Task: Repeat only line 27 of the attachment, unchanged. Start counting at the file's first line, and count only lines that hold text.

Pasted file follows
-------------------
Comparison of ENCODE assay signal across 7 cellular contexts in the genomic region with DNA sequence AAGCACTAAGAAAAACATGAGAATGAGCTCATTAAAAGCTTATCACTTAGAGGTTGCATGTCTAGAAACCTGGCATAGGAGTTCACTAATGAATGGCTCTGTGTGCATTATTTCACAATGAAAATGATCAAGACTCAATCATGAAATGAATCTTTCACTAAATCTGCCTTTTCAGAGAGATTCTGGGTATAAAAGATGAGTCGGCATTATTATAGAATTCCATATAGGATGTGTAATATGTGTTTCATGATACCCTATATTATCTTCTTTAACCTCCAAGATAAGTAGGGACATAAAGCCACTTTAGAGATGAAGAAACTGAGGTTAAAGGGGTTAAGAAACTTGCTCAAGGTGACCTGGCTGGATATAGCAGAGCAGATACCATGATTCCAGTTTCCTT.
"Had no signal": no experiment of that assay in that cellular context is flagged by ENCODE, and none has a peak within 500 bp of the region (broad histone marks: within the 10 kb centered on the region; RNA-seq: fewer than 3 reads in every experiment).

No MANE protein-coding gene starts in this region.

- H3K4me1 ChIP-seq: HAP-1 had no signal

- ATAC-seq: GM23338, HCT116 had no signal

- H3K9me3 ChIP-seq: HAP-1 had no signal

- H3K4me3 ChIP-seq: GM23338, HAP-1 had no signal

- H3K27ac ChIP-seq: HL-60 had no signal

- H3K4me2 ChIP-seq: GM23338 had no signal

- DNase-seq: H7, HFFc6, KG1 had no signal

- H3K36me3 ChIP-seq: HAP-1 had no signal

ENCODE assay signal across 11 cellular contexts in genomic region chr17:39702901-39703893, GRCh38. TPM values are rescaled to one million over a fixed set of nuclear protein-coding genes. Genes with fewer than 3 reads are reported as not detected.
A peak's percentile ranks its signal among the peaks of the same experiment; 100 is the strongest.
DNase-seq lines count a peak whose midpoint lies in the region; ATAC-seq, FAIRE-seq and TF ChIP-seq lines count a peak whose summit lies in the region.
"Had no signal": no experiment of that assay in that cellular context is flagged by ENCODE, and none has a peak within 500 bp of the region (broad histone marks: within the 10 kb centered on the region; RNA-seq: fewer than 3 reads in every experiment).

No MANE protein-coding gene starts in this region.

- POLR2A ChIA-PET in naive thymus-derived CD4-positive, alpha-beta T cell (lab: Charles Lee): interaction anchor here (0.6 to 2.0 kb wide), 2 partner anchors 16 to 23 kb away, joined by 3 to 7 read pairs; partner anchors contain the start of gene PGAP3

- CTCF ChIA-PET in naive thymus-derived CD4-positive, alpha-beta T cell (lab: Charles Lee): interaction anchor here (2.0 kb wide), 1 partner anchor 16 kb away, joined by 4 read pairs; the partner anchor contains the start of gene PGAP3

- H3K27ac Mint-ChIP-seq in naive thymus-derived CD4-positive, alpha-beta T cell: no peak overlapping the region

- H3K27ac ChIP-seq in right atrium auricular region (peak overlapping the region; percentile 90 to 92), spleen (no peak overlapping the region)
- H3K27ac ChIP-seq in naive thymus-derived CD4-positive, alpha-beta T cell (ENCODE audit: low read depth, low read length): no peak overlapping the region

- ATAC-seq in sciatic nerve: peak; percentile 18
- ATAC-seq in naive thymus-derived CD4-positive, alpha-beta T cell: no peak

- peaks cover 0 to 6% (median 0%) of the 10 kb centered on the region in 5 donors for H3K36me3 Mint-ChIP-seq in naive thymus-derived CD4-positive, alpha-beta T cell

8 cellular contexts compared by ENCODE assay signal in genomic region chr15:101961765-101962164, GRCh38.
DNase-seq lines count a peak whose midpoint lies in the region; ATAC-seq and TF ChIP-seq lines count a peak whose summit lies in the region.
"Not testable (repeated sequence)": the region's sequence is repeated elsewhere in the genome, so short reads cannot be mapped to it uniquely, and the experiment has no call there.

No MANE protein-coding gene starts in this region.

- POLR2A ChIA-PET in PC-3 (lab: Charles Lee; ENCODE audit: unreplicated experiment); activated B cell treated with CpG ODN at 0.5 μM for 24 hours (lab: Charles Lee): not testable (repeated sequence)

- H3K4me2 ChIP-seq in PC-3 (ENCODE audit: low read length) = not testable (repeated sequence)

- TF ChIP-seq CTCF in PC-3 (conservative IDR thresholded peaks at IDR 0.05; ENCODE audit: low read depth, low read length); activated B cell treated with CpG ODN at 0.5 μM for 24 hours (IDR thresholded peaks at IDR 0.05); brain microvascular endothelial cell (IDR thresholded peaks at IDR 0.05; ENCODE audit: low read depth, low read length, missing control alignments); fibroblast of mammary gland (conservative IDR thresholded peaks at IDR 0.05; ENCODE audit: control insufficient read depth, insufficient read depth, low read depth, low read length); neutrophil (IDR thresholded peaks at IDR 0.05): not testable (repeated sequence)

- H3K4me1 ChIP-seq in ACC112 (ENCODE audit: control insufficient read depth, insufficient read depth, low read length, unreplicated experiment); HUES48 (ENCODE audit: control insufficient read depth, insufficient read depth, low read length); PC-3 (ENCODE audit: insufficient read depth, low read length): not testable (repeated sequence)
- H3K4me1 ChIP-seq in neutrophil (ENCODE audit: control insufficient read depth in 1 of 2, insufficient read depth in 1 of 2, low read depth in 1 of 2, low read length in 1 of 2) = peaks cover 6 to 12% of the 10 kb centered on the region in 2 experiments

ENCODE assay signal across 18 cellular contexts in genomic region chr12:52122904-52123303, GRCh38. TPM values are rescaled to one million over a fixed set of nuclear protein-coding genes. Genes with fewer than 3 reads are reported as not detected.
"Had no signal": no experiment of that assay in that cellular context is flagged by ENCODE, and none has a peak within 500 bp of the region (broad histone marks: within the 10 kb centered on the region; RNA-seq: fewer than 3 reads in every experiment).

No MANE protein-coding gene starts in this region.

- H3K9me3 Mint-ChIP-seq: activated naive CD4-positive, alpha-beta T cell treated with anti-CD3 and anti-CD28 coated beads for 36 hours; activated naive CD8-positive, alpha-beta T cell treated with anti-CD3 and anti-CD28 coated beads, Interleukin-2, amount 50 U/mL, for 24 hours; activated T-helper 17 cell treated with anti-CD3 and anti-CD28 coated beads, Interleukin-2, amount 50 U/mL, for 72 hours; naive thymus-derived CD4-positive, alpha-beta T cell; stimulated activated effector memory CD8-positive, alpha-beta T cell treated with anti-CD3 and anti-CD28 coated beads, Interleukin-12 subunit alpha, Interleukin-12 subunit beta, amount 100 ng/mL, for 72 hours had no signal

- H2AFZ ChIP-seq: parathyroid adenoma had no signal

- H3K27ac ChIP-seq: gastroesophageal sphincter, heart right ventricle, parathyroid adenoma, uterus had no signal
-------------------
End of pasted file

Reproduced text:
"Not testable (repeated sequence)": the region's sequence is repeated elsewhere in the genome, so short reads cannot be mapped to it uniquely, and the experiment has no call there.